Reporting Alex DeMetrick
EDGEWATER, Md. (WJZ)—Whether you’re a commercial waterman or catch crabs off a dock, scientists at the Smithsonian want your help. Researchers know a foreign invader called the mitten crab is here.
Alex DeMetrick reports that the worry is how fast they’re reproducing.
There are all kinds of ways to catch crabs. But over the past few years, odd ones have been turning up.
“And we dragged out the pot, and we looked at it and thought it was mud on the claws. And then we seen it was fur; it was fur on them,” said Vince Meyer, waterman.
It was a Chinese mitten crab, and it was sent to the Smithsonian’s Environmental Research Center south of Annapolis. Finding them is critical, before they reproduce.
“We’re hoping they won’t, but there is the potential for the population to get quite large,” said Monaca Noble, Smithsonian Environmental Research Center.
“The introduction of a new species as prolific as the mitten crab could be pretty ugly,” said Jonathan McKnight, DNR biologist. “In places where the creatures have gotten loose before, they’ve clogged intakes, they’ve increased erosion in fresh water streams where they’ve dug into the banks.”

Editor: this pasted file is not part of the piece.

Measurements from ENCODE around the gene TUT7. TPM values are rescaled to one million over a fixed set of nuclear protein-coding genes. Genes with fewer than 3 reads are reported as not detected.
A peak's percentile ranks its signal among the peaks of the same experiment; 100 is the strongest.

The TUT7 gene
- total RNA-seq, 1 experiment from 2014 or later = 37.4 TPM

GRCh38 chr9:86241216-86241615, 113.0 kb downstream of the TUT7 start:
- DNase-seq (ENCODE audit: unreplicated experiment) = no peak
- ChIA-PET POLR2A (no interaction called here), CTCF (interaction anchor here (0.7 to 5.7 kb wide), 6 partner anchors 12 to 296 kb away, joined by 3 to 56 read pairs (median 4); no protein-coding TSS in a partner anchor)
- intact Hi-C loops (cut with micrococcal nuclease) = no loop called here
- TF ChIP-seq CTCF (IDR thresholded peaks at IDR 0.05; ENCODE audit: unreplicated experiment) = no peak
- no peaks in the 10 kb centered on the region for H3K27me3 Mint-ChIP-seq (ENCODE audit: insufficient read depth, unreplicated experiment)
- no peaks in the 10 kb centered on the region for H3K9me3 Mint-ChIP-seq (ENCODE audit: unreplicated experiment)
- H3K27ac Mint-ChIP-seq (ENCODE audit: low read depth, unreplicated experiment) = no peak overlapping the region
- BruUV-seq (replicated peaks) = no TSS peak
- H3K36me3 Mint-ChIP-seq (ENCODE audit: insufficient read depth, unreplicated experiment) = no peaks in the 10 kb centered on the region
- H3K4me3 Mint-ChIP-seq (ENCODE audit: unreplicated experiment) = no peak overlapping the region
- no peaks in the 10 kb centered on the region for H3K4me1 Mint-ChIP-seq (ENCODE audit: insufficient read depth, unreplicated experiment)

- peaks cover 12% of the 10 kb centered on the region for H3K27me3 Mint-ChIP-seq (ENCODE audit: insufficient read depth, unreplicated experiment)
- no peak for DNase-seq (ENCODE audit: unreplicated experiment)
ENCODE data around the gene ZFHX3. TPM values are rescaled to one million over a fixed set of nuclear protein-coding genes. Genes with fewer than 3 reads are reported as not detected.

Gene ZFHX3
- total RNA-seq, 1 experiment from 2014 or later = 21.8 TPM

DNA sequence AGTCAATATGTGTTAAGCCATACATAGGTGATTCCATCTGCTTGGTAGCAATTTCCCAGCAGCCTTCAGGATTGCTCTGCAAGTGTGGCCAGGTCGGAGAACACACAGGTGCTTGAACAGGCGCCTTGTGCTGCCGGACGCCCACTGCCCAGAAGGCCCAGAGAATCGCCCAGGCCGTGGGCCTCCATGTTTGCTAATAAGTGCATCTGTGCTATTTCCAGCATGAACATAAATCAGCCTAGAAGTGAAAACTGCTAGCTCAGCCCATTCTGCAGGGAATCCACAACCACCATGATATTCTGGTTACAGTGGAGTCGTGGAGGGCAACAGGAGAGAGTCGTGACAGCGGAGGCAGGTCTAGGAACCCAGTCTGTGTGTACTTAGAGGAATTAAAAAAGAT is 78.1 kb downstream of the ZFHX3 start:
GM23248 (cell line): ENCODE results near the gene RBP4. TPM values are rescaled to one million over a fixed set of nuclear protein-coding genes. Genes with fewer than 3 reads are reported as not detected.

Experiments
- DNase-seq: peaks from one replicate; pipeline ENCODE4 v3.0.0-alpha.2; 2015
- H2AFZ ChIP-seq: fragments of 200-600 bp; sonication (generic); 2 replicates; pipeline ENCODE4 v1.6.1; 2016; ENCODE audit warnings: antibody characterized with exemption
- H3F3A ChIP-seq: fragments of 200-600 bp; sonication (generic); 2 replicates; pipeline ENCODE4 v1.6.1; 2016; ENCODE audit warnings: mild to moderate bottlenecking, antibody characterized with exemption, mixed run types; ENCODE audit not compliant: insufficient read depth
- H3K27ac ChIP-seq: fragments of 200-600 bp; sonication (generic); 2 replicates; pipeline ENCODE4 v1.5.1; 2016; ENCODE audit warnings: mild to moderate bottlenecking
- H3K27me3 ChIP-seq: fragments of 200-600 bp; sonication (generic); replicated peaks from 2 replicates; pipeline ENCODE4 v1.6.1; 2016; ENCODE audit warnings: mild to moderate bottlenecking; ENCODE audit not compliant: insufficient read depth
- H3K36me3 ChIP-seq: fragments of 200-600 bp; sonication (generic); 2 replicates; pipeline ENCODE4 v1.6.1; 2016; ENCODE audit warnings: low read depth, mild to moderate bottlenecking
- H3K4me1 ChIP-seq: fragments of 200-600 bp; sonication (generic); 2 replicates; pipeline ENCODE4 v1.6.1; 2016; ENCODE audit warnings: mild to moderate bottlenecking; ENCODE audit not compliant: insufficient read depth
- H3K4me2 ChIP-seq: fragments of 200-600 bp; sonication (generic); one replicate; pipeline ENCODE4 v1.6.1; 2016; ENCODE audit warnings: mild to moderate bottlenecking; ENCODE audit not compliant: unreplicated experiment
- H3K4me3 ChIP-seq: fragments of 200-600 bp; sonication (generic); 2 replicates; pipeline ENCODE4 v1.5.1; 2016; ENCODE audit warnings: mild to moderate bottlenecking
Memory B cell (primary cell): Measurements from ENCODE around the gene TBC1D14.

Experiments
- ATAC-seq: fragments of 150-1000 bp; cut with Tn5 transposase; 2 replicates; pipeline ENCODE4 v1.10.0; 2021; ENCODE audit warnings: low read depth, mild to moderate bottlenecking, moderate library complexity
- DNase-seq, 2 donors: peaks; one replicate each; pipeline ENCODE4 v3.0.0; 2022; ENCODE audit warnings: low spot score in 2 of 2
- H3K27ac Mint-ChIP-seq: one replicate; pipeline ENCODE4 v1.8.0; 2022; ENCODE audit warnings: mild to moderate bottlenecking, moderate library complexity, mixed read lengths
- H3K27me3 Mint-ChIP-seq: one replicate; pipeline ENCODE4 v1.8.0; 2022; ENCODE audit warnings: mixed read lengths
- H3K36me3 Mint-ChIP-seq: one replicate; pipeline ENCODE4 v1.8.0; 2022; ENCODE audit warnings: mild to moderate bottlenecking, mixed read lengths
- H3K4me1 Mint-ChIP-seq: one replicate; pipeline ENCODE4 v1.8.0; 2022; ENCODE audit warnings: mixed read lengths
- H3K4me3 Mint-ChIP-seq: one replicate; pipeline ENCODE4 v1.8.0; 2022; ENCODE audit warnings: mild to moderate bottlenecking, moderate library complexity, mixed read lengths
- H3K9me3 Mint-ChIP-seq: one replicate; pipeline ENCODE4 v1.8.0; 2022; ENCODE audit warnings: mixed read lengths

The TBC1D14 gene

The first mitten crab was found near Baltimore in 2005, and it likely arrived as a stowaway hidden in the ballast water of ships.
Since then, the Smithsonian has received 200 more reports of mitten crabs from the Chesapeake to Hudson Bay.
And unlike native blue crabs, mittens spend most of their lives in fresh water.
If one is caught…
“I guess the most important thing is they shouldn’t throw it back alive,” Noble said. “They should take it. I’d like them to photograph it and go online where they caught it and when.”
The Smithsonian has set up a special web center to track the invaders and their numbers.
“In places where there’s a lot of mitten crabs and there’s competition for space, like in China, they can travel as much as 1,000 miles upstream,” Noble said.
To report mitten crabs, click here.